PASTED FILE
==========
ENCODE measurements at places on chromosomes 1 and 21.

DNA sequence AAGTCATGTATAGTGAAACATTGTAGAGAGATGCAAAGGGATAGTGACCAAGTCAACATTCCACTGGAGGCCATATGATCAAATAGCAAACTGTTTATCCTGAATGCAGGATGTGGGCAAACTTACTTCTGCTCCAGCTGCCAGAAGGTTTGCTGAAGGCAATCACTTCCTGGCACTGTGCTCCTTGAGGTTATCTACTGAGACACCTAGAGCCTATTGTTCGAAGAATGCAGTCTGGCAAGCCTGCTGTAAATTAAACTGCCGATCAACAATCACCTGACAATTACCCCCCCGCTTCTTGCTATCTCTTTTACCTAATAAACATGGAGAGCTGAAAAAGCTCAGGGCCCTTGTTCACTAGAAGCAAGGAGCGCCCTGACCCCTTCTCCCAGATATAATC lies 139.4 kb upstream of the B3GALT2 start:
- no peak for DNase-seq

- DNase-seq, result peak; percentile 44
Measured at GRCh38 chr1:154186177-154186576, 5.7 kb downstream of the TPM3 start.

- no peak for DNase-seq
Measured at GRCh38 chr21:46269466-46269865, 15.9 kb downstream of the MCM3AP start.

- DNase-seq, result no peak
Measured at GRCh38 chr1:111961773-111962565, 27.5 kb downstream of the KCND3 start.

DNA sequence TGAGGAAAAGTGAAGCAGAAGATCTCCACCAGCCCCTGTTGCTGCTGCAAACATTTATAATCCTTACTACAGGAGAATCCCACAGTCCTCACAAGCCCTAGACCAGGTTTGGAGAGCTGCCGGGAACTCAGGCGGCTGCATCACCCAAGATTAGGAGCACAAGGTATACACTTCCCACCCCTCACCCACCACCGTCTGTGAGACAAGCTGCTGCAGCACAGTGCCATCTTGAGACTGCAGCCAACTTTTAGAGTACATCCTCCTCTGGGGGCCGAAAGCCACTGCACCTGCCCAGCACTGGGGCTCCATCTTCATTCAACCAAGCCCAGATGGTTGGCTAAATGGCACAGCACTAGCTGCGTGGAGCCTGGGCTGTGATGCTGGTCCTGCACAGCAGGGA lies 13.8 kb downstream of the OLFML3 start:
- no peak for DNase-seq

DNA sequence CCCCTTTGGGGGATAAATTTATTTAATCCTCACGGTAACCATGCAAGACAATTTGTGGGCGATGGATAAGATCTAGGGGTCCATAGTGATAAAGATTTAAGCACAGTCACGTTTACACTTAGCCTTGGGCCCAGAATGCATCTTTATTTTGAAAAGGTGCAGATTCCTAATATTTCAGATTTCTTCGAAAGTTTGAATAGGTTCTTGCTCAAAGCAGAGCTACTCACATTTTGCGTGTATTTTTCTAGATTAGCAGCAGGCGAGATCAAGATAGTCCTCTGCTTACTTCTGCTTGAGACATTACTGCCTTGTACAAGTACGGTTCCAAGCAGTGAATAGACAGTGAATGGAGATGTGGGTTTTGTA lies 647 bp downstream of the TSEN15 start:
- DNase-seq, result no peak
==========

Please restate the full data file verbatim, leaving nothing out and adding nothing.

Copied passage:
ENCODE measurements at places on chromosomes 1 and 21.

DNA sequence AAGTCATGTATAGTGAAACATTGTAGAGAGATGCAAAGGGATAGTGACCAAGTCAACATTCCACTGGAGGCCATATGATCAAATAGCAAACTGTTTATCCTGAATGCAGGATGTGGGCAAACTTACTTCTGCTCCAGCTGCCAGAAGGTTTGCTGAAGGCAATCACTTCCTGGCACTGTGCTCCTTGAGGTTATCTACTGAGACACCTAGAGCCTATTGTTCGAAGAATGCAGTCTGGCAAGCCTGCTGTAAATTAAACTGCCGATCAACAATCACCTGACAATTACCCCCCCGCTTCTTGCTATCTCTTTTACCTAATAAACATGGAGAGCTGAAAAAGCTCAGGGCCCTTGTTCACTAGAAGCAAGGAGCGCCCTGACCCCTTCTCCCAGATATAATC lies 139.4 kb upstream of the B3GALT2 start:
- no peak for DNase-seq

- DNase-seq, result peak; percentile 44
Measured at GRCh38 chr1:154186177-154186576, 5.7 kb downstream of the TPM3 start.

- no peak for DNase-seq
Measured at GRCh38 chr21:46269466-46269865, 15.9 kb downstream of the MCM3AP start.

- DNase-seq, result no peak
Measured at GRCh38 chr1:111961773-111962565, 27.5 kb downstream of the KCND3 start.

DNA sequence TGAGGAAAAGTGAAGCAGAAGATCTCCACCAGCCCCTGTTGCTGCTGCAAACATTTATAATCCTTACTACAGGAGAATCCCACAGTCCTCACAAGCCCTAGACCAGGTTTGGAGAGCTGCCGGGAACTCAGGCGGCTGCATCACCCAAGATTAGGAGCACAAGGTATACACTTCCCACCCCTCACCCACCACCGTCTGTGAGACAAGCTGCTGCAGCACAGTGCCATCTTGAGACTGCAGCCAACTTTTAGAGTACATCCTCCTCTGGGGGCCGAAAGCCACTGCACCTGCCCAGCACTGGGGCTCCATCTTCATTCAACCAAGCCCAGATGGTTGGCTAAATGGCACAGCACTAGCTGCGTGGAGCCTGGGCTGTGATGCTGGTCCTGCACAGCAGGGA lies 13.8 kb downstream of the OLFML3 start:
- no peak for DNase-seq

DNA sequence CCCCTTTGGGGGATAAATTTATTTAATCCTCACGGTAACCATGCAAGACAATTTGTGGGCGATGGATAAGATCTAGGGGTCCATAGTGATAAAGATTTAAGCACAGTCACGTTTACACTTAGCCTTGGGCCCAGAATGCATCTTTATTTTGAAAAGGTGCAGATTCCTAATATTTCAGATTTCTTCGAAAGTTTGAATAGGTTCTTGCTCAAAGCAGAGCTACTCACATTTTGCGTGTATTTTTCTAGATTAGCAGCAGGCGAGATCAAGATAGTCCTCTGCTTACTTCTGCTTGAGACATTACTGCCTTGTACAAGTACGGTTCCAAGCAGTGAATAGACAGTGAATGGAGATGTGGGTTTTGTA lies 647 bp downstream of the TSEN15 start:
- DNase-seq, result no peak